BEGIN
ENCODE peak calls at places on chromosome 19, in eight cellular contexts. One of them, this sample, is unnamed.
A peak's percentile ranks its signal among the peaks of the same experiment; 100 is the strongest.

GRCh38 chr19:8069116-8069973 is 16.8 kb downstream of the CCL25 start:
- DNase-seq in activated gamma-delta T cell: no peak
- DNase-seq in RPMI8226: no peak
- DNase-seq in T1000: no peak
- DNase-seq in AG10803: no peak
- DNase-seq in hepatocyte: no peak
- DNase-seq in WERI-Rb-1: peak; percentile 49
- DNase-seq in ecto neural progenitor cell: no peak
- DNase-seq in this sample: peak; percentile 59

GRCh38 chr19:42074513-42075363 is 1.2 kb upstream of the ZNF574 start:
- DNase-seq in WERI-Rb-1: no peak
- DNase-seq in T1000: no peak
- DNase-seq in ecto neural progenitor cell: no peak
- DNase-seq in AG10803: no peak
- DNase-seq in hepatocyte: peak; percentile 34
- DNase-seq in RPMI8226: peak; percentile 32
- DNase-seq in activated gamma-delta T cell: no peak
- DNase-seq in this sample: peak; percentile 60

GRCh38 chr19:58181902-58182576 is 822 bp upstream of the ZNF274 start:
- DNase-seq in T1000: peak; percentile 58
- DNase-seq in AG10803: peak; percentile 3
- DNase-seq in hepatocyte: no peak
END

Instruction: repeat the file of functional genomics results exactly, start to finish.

ENCODE peak calls at places on chromosome 19, in eight cellular contexts. One of them, this sample, is unnamed.
A peak's percentile ranks its signal among the peaks of the same experiment; 100 is the strongest.

GRCh38 chr19:8069116-8069973 is 16.8 kb downstream of the CCL25 start:
- DNase-seq in activated gamma-delta T cell: no peak
- DNase-seq in RPMI8226: no peak
- DNase-seq in T1000: no peak
- DNase-seq in AG10803: no peak
- DNase-seq in hepatocyte: no peak
- DNase-seq in WERI-Rb-1: peak; percentile 49
- DNase-seq in ecto neural progenitor cell: no peak
- DNase-seq in this sample: peak; percentile 59

GRCh38 chr19:42074513-42075363 is 1.2 kb upstream of the ZNF574 start:
- DNase-seq in WERI-Rb-1: no peak
- DNase-seq in T1000: no peak
- DNase-seq in ecto neural progenitor cell: no peak
- DNase-seq in AG10803: no peak
- DNase-seq in hepatocyte: peak; percentile 34
- DNase-seq in RPMI8226: peak; percentile 32
- DNase-seq in activated gamma-delta T cell: no peak
- DNase-seq in this sample: peak; percentile 60

GRCh38 chr19:58181902-58182576 is 822 bp upstream of the ZNF274 start:
- DNase-seq in T1000: peak; percentile 58
- DNase-seq in AG10803: peak; percentile 3
- DNase-seq in hepatocyte: no peak